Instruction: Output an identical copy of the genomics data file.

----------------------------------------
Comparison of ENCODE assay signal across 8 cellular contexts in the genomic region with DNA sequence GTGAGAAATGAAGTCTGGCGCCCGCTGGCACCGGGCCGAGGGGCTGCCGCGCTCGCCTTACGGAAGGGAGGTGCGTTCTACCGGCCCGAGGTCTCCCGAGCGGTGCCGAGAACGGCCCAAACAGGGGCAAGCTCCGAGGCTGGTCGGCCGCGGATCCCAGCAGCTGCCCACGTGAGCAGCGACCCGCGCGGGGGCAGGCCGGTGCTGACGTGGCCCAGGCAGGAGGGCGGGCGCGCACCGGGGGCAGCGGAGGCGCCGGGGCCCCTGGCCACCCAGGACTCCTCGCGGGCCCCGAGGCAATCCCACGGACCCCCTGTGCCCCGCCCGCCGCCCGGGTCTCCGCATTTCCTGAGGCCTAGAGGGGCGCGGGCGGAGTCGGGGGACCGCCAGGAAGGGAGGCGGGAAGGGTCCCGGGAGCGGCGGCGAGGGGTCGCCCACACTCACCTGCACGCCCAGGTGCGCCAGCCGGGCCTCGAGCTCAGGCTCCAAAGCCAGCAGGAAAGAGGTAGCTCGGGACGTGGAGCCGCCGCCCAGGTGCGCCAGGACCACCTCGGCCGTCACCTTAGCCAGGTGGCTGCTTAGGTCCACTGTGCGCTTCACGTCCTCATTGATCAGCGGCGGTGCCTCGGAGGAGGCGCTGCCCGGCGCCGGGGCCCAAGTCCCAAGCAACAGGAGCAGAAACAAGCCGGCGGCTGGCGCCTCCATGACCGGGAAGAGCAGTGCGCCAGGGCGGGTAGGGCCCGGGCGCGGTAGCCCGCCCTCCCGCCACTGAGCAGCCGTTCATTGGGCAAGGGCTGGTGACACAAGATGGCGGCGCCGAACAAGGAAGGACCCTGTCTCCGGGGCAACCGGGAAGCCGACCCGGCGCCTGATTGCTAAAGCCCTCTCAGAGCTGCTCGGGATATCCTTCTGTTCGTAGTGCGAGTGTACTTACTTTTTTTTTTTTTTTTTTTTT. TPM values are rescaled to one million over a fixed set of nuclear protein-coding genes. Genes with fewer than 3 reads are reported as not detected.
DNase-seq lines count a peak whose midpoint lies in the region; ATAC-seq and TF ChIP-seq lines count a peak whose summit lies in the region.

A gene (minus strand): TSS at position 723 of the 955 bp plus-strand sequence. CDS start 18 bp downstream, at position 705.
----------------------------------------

Comparison of ENCODE assay signal across 8 cellular contexts in the genomic region with DNA sequence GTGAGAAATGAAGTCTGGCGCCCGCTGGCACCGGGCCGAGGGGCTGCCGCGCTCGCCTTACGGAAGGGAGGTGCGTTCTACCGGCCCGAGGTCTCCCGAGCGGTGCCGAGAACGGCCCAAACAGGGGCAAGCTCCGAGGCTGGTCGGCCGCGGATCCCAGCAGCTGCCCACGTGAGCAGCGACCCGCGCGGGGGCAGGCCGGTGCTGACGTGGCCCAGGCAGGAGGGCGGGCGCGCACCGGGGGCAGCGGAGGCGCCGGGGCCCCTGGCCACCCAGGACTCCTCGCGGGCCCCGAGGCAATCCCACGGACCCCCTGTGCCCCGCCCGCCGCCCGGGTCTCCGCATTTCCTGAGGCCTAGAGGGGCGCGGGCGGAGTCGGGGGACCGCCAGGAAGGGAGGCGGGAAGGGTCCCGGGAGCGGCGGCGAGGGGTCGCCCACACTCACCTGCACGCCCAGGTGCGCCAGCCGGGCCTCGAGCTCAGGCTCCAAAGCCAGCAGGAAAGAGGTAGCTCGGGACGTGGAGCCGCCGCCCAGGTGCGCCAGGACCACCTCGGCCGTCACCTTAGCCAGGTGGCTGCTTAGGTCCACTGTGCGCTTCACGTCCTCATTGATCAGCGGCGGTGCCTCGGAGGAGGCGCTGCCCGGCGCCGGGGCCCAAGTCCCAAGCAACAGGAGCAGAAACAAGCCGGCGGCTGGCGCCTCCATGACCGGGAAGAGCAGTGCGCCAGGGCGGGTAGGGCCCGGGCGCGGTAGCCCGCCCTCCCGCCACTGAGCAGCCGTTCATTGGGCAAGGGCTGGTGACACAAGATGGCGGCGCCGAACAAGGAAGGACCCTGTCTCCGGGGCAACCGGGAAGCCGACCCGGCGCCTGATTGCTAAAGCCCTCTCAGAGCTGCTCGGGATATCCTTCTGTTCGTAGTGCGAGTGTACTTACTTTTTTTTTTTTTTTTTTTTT. TPM values are rescaled to one million over a fixed set of nuclear protein-coding genes. Genes with fewer than 3 reads are reported as not detected.
DNase-seq lines count a peak whose midpoint lies in the region; ATAC-seq and TF ChIP-seq lines count a peak whose summit lies in the region.

A gene (minus strand): TSS at position 723 of the 955 bp plus-strand sequence. CDS start 18 bp downstream, at position 705.